. However, this finding is in contrast to our study, where we detected a substantial number of root-related QTL effects. Also Naz et al.
 reported a severe Hsp QTL effect on chromosome 5H that is present in a S42IL and caused an substantial increase in root biomass, both, under drought and controlled water conditions. Unfortunately, this particular line, S42IL-176, was not included in the set of S42ILs that we studied under hydroponics.
We did not detect leaf to root ratio or shoot to root ratio QTL solely under low N supply. Also Bahrman et al.
 did not detect variety by N level effects in the shoot to root ratio of eight week old wheat plants. We conclude that in order to detect a change in shoot to root ratio, plants may have to be under stress for a longer time
Because of the missing heritability for chlorophyll content we did not conduct the analysis of variance for this trait. In our experiments genetic effects on chlorophyll content were, thus, not stable across or within treatments. This finding is in accordance with Cartelat et al.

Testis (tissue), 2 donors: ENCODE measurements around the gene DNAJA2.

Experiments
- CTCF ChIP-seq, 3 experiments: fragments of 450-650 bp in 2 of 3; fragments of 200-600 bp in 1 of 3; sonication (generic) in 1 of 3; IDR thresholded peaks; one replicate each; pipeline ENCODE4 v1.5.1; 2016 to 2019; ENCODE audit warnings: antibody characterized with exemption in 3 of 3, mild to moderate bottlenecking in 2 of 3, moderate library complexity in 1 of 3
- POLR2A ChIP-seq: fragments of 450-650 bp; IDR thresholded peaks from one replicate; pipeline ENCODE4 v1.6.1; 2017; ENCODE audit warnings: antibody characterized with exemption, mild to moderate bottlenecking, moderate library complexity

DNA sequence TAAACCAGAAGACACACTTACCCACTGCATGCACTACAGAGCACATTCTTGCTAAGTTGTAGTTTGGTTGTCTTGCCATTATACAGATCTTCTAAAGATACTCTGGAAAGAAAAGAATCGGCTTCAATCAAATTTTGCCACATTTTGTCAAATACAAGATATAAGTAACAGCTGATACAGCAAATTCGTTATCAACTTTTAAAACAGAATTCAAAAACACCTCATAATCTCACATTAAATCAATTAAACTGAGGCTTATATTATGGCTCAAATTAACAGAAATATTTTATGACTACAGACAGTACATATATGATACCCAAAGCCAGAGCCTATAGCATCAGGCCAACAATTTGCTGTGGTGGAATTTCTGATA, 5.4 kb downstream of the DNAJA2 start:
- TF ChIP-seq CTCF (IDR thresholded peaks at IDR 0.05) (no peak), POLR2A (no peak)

, who reported that the change in chlorophyll content was reflecting the N nutrition status, but showed no direct association to genotype, growth stage or environment, respectively.
Comparison of our results with known candidate genes and QTL
As highlighted before, we revealed more QTL than in any other QTL study conducted with the S42IL or S42 populations, indicating that new genes may have been expressed in our hydroponic study. Furthermore, comparing trait performances of coinciding S42ILs, analysed simultaneously in our study and in field and greenhouse studies